Growing Drought Brings Dust Storms, Fires
May 27, 2014
About half the country is currently experiencing drought conditions ranging from moderate to exceptional, according to the U.S. Drought Monitor, with Texas and California being hardest hit. Some areas have suffered through drought since 2011 and parts of the nation are drier than they were during the 1930s Dust Bowl.
According to the National Weather Service (NWS), dust storm warnings are up. Lubbock, TX, has had 15 dust storms since the beginning of the year. The NWS is expanding their dust storm forecast areas to include southern Colorado.
The drought also increases the likelihood and severity of wildfires. Easier to ignite, faster to spread, and more difficult to extinguish (especially as water supplies run low), states affected by drought report twice as many wildfires as the average from the same months in previous years. Several wildfires sparked near San Diego in the past weeks, causing massive evacuation notices and burning thousands of acres.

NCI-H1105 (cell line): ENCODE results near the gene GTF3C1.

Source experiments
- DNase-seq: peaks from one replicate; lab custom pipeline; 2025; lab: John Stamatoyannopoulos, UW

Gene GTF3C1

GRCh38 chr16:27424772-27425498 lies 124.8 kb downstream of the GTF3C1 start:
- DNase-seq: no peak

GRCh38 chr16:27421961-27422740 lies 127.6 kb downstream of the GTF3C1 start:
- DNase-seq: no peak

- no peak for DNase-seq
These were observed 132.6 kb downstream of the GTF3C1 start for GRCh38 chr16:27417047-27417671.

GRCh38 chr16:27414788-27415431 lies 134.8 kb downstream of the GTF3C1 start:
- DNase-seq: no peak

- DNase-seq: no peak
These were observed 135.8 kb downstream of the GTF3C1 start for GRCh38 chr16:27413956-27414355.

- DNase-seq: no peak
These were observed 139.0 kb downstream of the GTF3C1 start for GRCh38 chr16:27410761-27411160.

Power outages are also sometimes caused by drought as dust builds up on lines. The dust, when mixed with moisture like morning mist, can spark and catch utility poles on fire, burning transformers and shorting out lines.
A drought is a complex emergency bringing with it a variety of complications. In addition to the items above, communities in affected drought areas face economic hardship, water conservation issues, and farming and agricultural hardships. The National Drought Resilience Partnership, begun in late 2013, will be working to help address these issues. Some resources can be found on their web site.
Additional resources to help prepare communities in advance of wildfire can be found from the NVFC’s Wildland Fire Assessment Program.